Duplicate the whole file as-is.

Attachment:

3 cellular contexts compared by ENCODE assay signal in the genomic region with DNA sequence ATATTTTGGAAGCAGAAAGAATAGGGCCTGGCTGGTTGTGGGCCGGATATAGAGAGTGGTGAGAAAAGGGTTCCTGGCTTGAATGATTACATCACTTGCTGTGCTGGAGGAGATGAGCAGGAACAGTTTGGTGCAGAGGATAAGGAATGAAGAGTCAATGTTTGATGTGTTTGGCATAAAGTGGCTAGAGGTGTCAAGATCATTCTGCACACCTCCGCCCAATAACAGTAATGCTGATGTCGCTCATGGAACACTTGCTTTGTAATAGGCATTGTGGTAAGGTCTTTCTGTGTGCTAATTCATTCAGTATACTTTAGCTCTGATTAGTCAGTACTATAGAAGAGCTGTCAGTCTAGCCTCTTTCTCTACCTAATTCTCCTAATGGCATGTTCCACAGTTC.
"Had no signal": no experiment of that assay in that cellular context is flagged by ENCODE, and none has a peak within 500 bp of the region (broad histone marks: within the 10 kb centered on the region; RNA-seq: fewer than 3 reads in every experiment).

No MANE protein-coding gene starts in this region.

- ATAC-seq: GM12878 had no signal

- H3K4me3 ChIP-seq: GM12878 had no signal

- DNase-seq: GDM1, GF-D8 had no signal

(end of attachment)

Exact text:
3 cellular contexts compared by ENCODE assay signal in the genomic region with DNA sequence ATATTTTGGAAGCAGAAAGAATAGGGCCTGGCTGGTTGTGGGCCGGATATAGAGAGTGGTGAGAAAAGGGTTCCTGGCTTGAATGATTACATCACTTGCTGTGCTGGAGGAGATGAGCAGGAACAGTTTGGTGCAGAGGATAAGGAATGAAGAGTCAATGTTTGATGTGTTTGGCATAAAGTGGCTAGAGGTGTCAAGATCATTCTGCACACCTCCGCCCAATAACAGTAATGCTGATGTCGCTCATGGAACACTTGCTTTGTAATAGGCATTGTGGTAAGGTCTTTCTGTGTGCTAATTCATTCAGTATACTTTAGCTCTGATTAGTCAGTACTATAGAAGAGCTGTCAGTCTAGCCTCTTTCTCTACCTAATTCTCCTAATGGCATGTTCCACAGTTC.
"Had no signal": no experiment of that assay in that cellular context is flagged by ENCODE, and none has a peak within 500 bp of the region (broad histone marks: within the 10 kb centered on the region; RNA-seq: fewer than 3 reads in every experiment).

No MANE protein-coding gene starts in this region.

- ATAC-seq: GM12878 had no signal

- H3K4me3 ChIP-seq: GM12878 had no signal

- DNase-seq: GDM1, GF-D8 had no signal